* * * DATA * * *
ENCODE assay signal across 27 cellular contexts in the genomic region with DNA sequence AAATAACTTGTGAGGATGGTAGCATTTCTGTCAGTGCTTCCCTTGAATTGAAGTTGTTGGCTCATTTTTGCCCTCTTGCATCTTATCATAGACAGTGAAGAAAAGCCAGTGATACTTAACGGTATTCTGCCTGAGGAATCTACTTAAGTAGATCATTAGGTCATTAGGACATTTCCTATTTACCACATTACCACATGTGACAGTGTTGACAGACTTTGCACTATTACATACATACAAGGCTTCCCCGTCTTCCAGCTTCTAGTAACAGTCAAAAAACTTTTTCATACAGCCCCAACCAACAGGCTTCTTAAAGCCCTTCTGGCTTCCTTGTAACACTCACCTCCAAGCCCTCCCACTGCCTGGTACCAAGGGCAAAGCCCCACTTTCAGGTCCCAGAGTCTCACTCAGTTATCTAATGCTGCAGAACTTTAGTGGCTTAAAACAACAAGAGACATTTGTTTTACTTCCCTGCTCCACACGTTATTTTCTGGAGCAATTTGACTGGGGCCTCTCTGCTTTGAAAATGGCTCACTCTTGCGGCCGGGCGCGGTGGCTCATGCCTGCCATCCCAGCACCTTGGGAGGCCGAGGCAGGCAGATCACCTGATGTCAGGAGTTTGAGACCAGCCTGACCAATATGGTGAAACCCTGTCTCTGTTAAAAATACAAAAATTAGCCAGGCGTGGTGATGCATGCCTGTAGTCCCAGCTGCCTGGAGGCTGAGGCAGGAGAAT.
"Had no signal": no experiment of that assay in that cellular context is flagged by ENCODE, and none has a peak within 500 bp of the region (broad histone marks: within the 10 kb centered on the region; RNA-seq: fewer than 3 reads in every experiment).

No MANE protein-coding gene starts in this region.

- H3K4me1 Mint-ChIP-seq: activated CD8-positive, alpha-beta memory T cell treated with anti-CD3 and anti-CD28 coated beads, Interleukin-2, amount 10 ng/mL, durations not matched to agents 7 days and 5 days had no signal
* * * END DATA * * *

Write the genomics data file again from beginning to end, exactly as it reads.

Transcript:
ENCODE assay signal across 27 cellular contexts in the genomic region with DNA sequence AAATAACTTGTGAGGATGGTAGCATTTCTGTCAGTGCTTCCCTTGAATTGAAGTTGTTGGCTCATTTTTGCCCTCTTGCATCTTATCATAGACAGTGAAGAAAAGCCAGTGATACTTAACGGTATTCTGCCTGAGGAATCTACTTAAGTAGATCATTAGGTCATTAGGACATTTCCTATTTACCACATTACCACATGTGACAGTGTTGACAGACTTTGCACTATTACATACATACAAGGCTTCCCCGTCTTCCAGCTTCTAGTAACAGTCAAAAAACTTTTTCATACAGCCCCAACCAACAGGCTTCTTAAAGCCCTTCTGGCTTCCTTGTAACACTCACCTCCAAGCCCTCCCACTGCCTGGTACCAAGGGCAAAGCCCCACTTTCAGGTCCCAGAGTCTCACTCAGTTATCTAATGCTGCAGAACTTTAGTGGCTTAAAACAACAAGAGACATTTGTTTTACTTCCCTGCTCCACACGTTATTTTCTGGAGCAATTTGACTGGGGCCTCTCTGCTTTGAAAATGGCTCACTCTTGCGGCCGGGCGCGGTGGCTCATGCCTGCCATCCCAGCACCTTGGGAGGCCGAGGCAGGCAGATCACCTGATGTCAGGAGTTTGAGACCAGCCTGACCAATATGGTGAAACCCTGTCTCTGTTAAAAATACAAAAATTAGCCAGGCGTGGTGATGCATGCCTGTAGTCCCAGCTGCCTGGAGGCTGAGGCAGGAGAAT.
"Had no signal": no experiment of that assay in that cellular context is flagged by ENCODE, and none has a peak within 500 bp of the region (broad histone marks: within the 10 kb centered on the region; RNA-seq: fewer than 3 reads in every experiment).

No MANE protein-coding gene starts in this region.

- H3K4me1 Mint-ChIP-seq: activated CD8-positive, alpha-beta memory T cell treated with anti-CD3 and anti-CD28 coated beads, Interleukin-2, amount 10 ng/mL, durations not matched to agents 7 days and 5 days had no signal